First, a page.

Commissioner told of Ponzi scheme concerns

TIM HUNTER
Last updated 05:00 13/12/2012
david ross
KEVIN STENT/Fairfax NZ

WARNING: Suspected Ponzi scheme operator David Ross.

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The Securities Commission appears to have been warned about suspected Ponzi scheme operator David Ross three years ago, but took no action.

An email obtained through the Official Information Act shows Securities Commissioner Annabel Cotton was told of concerns about Ross in September 2009.

At the time, Cotton had a special role as commissioner for financial advisers, responsible for developing a code of conduct for the financial advisory industry.

The email reads:

"Has anyone every [sic] looked into the activities of David Ross funds management? He doesn't ad [sic] up to me and I could explain why verbally if you wished."

The name of the sender was redacted from the OIA document, although it is understood the sender was a professional investor.

Cotton said she had forwarded the email from her personal address to her Securities Commission address so that she could discuss it with commission staff when she was next in the office, "and to the best of my knowledge that's what I would have done".

"What happened from there I don't know. I would have left it with a senior staff to work things from there and decide what to do."

The Dominion Post has learnt of another individual who claimed he contacted Ms Cotton verbally about Ross, before September 2009.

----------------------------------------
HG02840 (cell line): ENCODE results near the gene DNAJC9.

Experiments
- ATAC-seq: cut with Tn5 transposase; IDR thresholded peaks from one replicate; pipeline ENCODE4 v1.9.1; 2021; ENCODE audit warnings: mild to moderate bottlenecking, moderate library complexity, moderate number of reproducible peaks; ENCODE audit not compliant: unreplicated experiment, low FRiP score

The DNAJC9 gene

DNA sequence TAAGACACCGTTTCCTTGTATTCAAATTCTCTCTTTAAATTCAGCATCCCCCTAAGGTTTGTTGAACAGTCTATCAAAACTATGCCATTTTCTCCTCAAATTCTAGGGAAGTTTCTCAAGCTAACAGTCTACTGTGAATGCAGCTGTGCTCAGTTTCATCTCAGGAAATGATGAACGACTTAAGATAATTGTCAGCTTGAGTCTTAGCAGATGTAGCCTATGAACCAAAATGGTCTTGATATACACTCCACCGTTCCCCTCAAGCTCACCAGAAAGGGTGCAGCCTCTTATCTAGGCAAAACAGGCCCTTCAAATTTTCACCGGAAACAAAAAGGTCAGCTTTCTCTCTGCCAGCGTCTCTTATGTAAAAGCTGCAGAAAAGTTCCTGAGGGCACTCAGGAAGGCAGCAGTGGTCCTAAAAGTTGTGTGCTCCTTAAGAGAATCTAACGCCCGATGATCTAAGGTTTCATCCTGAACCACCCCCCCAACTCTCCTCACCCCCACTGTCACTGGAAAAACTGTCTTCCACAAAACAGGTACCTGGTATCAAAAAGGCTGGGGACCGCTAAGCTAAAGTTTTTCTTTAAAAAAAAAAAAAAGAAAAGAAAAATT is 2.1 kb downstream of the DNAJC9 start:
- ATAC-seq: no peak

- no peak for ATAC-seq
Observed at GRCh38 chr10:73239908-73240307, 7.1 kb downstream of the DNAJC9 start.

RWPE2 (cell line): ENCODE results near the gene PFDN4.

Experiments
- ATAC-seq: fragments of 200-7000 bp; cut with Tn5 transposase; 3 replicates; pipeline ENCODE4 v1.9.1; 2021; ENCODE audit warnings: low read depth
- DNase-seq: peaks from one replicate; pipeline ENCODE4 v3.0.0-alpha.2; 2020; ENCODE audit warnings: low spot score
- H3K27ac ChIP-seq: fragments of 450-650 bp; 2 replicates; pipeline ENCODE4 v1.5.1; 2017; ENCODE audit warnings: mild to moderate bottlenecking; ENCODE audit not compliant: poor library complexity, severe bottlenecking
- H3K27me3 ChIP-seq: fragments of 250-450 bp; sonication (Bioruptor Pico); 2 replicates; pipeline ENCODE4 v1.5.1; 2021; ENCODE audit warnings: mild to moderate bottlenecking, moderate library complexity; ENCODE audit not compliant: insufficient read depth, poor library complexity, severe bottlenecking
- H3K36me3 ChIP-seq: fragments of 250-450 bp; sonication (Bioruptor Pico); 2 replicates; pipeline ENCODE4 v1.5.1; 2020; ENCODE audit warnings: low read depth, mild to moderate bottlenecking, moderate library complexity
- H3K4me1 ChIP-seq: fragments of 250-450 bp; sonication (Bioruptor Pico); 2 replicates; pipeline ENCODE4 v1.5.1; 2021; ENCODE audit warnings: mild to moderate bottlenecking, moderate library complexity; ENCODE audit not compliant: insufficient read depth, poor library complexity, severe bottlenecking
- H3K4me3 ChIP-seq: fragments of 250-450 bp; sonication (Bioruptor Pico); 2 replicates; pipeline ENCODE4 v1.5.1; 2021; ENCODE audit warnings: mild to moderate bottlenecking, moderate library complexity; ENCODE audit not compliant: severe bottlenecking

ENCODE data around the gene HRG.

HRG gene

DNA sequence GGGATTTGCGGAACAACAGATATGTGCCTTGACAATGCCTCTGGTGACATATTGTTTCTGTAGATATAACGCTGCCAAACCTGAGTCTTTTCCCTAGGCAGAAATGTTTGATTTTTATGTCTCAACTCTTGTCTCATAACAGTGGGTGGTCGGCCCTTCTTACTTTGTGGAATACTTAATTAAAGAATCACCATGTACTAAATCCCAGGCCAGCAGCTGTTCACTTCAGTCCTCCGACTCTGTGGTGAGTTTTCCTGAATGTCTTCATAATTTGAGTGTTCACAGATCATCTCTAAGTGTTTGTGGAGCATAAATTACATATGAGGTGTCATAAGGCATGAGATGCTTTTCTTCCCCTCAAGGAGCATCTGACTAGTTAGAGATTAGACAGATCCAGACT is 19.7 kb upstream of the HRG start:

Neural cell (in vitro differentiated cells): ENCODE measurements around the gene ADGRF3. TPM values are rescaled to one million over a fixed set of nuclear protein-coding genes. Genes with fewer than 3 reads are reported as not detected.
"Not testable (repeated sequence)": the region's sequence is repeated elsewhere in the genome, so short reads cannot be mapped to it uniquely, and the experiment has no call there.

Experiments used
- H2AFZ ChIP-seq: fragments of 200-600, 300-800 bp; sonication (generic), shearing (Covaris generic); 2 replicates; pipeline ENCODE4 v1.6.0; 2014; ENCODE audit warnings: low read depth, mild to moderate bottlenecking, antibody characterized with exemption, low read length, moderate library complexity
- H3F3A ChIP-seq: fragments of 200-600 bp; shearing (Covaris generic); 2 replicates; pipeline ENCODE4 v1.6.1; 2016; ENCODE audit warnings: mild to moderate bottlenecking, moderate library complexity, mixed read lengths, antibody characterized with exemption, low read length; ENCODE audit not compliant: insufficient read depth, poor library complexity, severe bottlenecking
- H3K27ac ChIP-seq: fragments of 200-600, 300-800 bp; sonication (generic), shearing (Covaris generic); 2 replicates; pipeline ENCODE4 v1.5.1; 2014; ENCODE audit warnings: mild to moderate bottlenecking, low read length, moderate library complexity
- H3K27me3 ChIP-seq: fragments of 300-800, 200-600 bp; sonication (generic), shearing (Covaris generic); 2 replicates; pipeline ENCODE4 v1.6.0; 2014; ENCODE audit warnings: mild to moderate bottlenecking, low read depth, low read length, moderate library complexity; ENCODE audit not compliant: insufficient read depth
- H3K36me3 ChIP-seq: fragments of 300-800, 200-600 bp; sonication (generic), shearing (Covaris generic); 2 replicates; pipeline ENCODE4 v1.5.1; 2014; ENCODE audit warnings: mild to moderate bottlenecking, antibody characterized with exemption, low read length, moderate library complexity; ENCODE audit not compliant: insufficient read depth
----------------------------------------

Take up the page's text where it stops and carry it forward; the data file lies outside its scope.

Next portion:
The person, who asked not to be named, said he was told the commission was too busy to look into his concerns.

"I remember Annabel's words exactly," he said. "[She said] ‘I hope you're not right'."

 Cotton, who owns investor relations consultancy Merlin, said she had no recollection of the conversation.

The Financial Markets Authority, successor to the Securities Commission, licensed Ross as an authorised financial adviser in July last year.

Ross's Wellington offices were raided by the FMA on October 31 after it received client complaints on October 25.

Receivers appointed to Ross companies by the High Court have found assets totalling $11.5 million, a significant shortfall on client accounts purporting to be worth $449.6m.

The Serious Fraud Office is investigating.

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